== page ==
Jun 4, 2015

Are We Mormons a Cult?

Mette Ivie Harrison 
Huffington Post
June 2, 2015 

When I was at graduate school in Princeton from 1990-1995, I worked summers as a temporary secretary at various big local businesses. In one of those situations, I talked to a coworker about my religion. She was a Baptist, and had some pretty strong opinions about Mormons. To be specific, she called Mormonism a cult and when I tried to talk her out of it, she dug in and insisted. I asked her for the reasons she thought Mormonism was a cult and tried to suggest that lots of religions she thought of as real religions rather than cults had similar traits. For instance, her argument that Mormons didn't believe in grace over works seemed similar to me to Catholicism.

I was pretty prickly about Mormons being called a cult at the time, but 25 later, I have begun to wonder if it might not be useful for Mormons to understand more clearly why so many people think of Mormonism as a cult. Are these reasons that are true and are things we embrace? Are they true and things we might want to change? Are they simply not true and things we need to correct people about?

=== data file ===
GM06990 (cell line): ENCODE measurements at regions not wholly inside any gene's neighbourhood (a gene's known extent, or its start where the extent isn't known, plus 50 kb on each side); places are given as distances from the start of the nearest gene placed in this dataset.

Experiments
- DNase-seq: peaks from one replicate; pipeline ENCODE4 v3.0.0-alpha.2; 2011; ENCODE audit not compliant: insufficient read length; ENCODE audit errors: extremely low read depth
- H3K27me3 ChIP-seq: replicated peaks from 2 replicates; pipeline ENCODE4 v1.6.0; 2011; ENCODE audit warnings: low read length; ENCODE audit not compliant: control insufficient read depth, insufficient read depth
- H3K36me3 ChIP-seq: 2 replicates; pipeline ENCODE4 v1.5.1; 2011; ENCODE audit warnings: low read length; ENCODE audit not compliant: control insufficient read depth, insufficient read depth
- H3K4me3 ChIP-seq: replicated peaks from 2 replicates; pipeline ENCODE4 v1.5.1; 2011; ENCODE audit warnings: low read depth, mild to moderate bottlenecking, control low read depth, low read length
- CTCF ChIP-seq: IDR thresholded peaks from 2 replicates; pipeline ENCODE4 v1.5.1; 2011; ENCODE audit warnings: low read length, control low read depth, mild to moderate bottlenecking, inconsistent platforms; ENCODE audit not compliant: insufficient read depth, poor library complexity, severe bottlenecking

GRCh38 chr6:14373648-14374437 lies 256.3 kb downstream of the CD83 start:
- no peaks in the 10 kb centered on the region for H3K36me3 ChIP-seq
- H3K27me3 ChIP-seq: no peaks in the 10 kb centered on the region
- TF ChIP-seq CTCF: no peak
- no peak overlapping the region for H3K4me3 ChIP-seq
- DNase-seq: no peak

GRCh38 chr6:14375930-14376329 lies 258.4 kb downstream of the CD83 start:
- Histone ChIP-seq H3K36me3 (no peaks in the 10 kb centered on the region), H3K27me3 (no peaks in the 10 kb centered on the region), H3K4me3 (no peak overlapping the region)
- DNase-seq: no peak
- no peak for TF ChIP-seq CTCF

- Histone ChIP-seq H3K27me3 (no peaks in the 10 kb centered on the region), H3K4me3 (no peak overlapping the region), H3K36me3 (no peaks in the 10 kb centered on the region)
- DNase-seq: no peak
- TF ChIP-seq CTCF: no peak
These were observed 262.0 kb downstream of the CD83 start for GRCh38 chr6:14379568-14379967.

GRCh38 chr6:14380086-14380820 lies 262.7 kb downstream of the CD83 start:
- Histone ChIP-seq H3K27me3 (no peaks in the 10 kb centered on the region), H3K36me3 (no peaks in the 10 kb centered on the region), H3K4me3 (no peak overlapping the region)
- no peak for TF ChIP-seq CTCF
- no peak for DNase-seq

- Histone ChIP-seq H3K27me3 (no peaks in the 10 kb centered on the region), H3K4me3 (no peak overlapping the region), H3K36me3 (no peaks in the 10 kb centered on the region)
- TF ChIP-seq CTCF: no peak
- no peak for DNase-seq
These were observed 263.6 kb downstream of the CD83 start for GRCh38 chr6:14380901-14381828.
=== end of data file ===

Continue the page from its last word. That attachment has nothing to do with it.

Signs of a Cult:
  1. A Charismatic Leader support
  2. Denial of Essential Christian Teachings (Trinity, Christ's Reality, the Second Coming)
  3. Brainwashing/Systematic Programs of Indoctrinization
  4. Psychological Abuse/Intimidation
  5. Mass Suicide/Doomsday Expectations
  6. Authoritarian Mind Control
  7. Communal and Totalistic Organization
  8. Aggressive Proselytizing
  9. Social Humiliation and Punishment
  10. Limitation of Information to Membership or Outright Deception
Joseph Smith was indeed a charismatic leader. The fact that Mormonism as a religion survived Smith's assassination in 1844 and has since continued to grow seems to indicate that it was not merely his personality that is Mormonism. However, when I was a child, we talked a lot more about Joseph Smith than we did about Jesus Christ. I think this is something that has changed dramatically in the church since then, and for good reason. It might be useful for us to think about the way in which we talk about current leaders, as well. Do we see them as men with flaws? Do we tend to elevate them to a status above mortal? Do we refuse to see Joseph Smith as a mortal with flaws? Would changing just a few words make it more clear that we worship Christ as the son of God and not our own prophets?